Variance

April 5th 2016

Today I worked a 12 hour shift (waiter, restaurant) and I have a story to tell from it. 

There was one table who came in during the dinner rush, ordered with one of my colleagues, ate, and left. Between us none of us could figure out who took their payment. The other two were pretty adamant that it wasn’t them but I couldn’t remember if I did or not. It was a busy night and I’d been working for 8 hours without a break. In the end I just gambled and assumed that it was me that took the payment, and if it wasn’t then it would show up somewhere by the end of the night. So I ‘cashed off’ the table. 

The problem is, that at the end of the night the payment still hadn’t shown up. I didn’t have a card receipt to show for it, and I didn’t have any cash from it either. But I’d ‘cashed it off’ on the system, meaning that the system expects me to have £23.66 that I don’t have. 

Only then did I realise that the reason none of us could find the payment was because there wasn’t one in the first place. He’d done a runner. Which, although annoying, isn’t the end of the world if we catch it just after it happened. The problem lies in the fact that I told the system that I had the money, but I didn’t. 

So effectively I’m down 20 quid at the end of the night. 

Now, usually, if you’re ‘down’ a couple of quid for whatever reason you’re supposed to pay the difference yourself to make it up to the amount of money that you should have. That can happen if you give too much change, or give the wrong bill, or whatever. A couple of quid isn’t a big deal.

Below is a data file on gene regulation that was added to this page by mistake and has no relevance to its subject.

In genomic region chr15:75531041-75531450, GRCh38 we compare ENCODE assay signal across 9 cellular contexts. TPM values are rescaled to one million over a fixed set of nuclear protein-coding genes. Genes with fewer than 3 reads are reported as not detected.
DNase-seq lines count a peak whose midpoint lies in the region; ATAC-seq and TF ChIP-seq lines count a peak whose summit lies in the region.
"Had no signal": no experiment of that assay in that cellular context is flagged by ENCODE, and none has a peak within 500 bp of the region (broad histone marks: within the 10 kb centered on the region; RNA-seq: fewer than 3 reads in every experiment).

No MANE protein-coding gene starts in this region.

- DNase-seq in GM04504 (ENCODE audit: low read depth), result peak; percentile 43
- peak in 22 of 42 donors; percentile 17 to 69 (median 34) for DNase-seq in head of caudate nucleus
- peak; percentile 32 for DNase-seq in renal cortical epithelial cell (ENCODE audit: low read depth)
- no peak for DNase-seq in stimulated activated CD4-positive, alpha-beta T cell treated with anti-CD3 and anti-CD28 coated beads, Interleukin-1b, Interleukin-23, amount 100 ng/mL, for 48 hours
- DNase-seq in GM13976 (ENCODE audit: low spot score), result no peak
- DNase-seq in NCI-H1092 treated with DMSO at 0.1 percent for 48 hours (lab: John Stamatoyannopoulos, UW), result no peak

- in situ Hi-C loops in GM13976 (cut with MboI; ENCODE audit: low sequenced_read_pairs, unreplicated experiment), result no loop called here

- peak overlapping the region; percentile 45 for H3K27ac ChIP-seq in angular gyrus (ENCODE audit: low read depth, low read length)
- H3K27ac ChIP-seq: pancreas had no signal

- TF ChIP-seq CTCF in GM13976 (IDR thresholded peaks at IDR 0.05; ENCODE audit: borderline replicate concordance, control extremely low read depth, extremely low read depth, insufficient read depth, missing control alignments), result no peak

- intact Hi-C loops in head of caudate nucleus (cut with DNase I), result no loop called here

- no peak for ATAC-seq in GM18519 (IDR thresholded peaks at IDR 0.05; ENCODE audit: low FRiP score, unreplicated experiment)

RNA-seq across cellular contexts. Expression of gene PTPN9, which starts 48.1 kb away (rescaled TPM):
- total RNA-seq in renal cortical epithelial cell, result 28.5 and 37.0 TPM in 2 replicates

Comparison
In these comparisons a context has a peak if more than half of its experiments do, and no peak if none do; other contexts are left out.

I didn’t want to pay almost £25 to make up the difference. Especially given that I don’t consider it completely my fault. I shouldn’t’ve ‘cashed it off’ if I weren’t sure that I had the money, but I just assumed that one of us the payment, and it would show up later on when we counted up. I was wrong in that assumption, because there never was a payment. I didn’t want to pay £23 for that assumption. 

If I had undercharged someone, or lost some money, then fine, that’s my mistake, and I’d happily pay. But I didn’t consider this to be my mistake, so I didn’t want to pay. 

I told my manager that and apologised to him if it made me sound like an arse, and he didn’t mind too much. But the problem is that it’s his duty to make sure all of the money is accounted for at the end of the night. And it wasn’t. There was money missing. So he said that he’d pay the difference, which made me feel even worse, and of course I told him not to, and in the end he didn’t. 

It was left as a variance; that I don’t have £23 that I should because that £23 never existed in the first place. I assume I’ll have to give some kind of explanation tomorrow, but at least I didn’t have to give £23. That would’ve wiped out most of what I earnt in the shift. 

I felt guilty for being stubborn and not paying, but I didn’t feel that I should take the hit because some scummy man decided not to pay for his family dinner. 

Until tomorrow, don’t assume. 

Jacn 

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